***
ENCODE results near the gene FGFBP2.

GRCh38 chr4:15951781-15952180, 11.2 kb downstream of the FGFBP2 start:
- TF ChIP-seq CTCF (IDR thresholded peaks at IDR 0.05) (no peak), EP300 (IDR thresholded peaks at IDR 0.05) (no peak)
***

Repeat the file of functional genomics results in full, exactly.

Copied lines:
ENCODE results near the gene FGFBP2.

GRCh38 chr4:15951781-15952180, 11.2 kb downstream of the FGFBP2 start:
- TF ChIP-seq CTCF (IDR thresholded peaks at IDR 0.05) (no peak), EP300 (IDR thresholded peaks at IDR 0.05) (no peak)